- Cancer cases- Aizawl district highest in India
BANGALORE, Aug 19: The National Cancer Registry Programme Report 2020, released by Indian Council of Medical Research (ICMR) and National Centre for Disease Informatics & Research (NCDIR) here, estimated that 13.9 lakh cancer cases in India in 2020 is likely to increase to 15.7 lakhs by 2025, based on current trends.
These estimates are based on information related to cancer collected from 28 Population Based Cancer Registries (PBCRs) and 58 Hospital Based Cancer Registries (HBCRs).
In 2020, tobacco related cancers are estimated to contribute 3.7 lakh (27.1%) of total cancer burden. Among women, breast cancers are estimated to contribute 2.0 lakh (14.8%) and cervix cancers are estimated to contribute 0.75 lakh (5.4%), whereas for both men and women, cancers of the gastrointestinal tract is estimated to contribute 2.7 lakh (19.7%) of the total cancer burden. The cancer incidence rate for male population ranges from 269.4 in Aizawl district (highest in India) to 39.5 in Osmanabad & Beed district per 1,00,000 population. Similarly, the cancer incidence rate for women population ranges from 219.8 (Papumpare district) to 49.4 (Osmanabad & Beed district) per 100,000 population.
Cancers related to use of any form of tobacco were highest in NE India and in higher proportions in men. Cancer of lung, mouth, stomach and oesophagus were the most common cancers among men. Cancer of breast and cervix uteri was the most common cancers among women. A significant increase in the incidence rates of breast cancers in women, and lung and head & neck cancers in both men and women was observed in most of the registries; however, a declining trend was seen in most of the registries for cancer of the cervix.
Cancers of lung were diagnosed at a stage of spread to distant sites, while cancers of head & neck, stomach, breast and cervix were in higher proportions with loco-regional spread. Multimodality treatment (a varied combination of surgery, chemotherapy and radiation therapy) was administered for cancers of breast and head & neck, while cancer cervix was treated mainly with radiotherapy and chemotherapy. For cancers of the lung and the stomach, systemic therapy was the mode of treatment. The entire report can be accessed at https://ncdirindia.org/All_Reports/Report_2020/default.aspx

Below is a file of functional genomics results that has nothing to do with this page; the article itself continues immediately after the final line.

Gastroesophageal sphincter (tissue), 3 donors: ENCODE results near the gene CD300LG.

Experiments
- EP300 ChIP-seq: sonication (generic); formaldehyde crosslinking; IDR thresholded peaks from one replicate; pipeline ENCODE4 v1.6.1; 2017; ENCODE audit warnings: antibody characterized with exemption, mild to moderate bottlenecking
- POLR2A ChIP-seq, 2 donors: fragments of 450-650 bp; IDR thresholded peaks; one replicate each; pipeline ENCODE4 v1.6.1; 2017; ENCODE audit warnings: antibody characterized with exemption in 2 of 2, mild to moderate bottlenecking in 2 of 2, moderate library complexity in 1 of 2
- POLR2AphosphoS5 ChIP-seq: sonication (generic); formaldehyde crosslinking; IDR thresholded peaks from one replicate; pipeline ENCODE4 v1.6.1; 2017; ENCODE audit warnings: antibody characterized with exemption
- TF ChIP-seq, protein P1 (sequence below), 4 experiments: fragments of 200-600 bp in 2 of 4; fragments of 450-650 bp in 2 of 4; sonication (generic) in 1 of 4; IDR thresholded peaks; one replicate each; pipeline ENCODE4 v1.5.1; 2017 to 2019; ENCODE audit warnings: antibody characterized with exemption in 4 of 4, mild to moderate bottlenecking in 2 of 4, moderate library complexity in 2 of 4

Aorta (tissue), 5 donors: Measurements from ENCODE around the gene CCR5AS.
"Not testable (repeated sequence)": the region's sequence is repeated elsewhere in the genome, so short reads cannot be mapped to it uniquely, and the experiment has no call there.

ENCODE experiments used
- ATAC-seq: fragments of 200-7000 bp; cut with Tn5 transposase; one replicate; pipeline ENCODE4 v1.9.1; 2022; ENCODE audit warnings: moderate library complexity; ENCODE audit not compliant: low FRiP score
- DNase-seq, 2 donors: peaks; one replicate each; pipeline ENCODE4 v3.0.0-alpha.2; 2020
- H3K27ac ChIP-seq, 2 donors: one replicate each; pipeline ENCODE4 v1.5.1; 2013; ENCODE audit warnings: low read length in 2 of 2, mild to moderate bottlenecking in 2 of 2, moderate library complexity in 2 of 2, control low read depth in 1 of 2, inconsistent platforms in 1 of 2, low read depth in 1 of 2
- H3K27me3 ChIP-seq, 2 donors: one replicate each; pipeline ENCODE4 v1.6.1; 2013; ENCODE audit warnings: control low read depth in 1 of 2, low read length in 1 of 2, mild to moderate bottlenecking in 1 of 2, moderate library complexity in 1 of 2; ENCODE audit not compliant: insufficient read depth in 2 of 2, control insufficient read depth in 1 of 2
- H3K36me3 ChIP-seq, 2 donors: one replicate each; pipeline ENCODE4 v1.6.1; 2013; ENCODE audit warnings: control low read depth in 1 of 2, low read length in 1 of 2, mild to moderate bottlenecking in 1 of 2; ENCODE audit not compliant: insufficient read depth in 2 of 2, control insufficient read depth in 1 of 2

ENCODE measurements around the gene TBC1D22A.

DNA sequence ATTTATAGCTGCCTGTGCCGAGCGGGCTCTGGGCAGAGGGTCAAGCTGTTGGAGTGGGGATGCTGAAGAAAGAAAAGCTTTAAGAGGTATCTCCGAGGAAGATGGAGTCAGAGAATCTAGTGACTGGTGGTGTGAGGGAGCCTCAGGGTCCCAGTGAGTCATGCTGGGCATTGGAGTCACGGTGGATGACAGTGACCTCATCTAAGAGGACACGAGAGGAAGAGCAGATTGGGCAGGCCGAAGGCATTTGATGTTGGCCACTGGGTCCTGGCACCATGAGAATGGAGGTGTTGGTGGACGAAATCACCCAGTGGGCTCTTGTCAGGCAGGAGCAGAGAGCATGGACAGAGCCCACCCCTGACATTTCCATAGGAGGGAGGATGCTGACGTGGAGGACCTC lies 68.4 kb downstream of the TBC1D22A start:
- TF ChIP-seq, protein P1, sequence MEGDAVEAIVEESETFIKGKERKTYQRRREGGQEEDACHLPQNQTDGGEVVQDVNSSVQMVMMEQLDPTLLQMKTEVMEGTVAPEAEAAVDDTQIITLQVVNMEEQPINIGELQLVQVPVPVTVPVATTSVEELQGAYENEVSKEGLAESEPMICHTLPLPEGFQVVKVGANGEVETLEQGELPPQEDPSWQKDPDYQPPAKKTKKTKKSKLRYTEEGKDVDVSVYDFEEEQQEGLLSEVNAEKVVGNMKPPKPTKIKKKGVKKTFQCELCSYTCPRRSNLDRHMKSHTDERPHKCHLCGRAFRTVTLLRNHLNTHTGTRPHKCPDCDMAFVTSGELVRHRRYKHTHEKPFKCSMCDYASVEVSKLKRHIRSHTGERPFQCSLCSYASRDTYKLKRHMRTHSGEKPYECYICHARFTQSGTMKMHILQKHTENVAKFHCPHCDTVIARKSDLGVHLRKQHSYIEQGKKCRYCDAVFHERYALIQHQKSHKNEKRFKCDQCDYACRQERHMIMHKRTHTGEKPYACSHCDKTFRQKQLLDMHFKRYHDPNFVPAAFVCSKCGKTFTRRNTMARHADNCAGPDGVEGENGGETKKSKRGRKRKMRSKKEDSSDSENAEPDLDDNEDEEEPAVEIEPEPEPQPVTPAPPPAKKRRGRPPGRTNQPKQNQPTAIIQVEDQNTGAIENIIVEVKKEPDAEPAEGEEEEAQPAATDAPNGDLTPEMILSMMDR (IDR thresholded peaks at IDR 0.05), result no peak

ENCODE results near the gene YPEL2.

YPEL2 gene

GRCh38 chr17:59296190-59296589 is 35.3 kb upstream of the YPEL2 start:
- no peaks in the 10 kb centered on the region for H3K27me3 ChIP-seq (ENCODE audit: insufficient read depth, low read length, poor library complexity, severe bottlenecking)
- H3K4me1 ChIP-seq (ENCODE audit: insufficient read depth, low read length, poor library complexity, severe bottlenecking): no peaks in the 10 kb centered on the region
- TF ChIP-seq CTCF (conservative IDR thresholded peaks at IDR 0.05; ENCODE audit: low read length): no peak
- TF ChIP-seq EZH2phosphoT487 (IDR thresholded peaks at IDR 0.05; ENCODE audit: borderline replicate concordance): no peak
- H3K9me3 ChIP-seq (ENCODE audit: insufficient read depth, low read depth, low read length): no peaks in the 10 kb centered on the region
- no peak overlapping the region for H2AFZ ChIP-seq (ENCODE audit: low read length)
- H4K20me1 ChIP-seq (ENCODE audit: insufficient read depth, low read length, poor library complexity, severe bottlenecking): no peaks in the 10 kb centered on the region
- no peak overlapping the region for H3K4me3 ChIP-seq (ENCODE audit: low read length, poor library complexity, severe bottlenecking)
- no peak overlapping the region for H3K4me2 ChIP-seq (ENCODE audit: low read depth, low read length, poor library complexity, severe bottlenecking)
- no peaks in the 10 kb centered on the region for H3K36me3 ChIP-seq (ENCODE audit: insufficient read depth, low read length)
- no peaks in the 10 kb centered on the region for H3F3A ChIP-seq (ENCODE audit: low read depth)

ICMR set up the National Cancer Registry Programme (NCRP) in 1982. The programme is overseen by the ICMR’s NCDIR. A network of population and hospital-based cancer registries (PBCR, HBCR) systematically collect data related to cancer incidence, mortality and clinical aspects to estimate burden, trends, survival and management. These results then facilitate efforts to strengthen cancer prevention and control throughout the country.
It may be mentioned here that ICMR-NCDIR is one of the institutes under the apex medical research body – ICMR. It aims to provide baseline information and support the designing, monitoring and evaluating disease control programmes and activities. The NCDIR focuses on specific non-communicable diseases like cancer, diabetes, cardiovascular diseases and stroke. NCDIR also designs, undertakes and implements multi-registry/centric collaborative aetiologic research studies in keeping with recent advances in epidemiological research and facilitates programmes on patterns of patient care and survival in cancer. NCDIR works for technology, product development, distribution and maintenance of IT solutions of each of its programmes.
However, New Delhi-based ICMR, the apex body in India for the formulation, coordination and promotion of biomedical research, one of the oldest medical research bodies in the world. Its research agenda align with the national health priorities. During COVID-19 pandemic, ICMR has been instrumental in guiding public and private laboratories for testing, ensuring India’s response to pandemic is scientifically informed, and finding potential solutions for prevention and treatment of the disease.